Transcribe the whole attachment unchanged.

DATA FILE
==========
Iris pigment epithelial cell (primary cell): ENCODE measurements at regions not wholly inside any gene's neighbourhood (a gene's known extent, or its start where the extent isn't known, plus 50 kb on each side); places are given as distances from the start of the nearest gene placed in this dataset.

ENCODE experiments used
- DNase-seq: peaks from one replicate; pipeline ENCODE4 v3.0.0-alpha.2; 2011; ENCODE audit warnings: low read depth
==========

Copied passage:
Iris pigment epithelial cell (primary cell): ENCODE measurements at regions not wholly inside any gene's neighbourhood (a gene's known extent, or its start where the extent isn't known, plus 50 kb on each side); places are given as distances from the start of the nearest gene placed in this dataset.

ENCODE experiments used
- DNase-seq: peaks from one replicate; pipeline ENCODE4 v3.0.0-alpha.2; 2011; ENCODE audit warnings: low read depth